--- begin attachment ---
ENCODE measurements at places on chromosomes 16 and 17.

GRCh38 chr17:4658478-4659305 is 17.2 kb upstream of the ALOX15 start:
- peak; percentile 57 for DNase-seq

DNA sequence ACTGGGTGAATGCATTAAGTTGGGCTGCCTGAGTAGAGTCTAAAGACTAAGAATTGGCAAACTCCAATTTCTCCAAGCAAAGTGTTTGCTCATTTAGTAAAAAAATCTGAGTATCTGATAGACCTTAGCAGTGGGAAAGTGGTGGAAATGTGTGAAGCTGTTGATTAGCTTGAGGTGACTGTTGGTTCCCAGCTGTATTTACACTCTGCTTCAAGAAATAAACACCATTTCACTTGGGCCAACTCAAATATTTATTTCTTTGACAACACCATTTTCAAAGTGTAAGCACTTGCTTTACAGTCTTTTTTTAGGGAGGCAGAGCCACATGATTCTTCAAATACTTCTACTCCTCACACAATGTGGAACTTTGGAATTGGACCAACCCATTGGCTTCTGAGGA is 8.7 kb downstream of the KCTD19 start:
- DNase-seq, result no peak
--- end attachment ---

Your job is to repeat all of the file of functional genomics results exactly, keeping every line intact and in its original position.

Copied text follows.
ENCODE measurements at places on chromosomes 16 and 17.

GRCh38 chr17:4658478-4659305 is 17.2 kb upstream of the ALOX15 start:
- peak; percentile 57 for DNase-seq

DNA sequence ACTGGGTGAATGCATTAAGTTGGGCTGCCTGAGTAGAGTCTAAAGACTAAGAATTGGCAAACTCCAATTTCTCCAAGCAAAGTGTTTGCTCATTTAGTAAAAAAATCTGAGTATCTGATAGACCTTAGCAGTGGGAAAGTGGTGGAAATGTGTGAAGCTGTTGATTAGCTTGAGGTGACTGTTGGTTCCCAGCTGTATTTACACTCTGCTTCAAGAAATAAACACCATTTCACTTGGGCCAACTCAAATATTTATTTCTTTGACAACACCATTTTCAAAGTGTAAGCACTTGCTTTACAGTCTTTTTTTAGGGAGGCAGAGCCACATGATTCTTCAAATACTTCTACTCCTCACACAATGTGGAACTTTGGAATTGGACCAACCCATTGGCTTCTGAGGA is 8.7 kb downstream of the KCTD19 start:
- DNase-seq, result no peak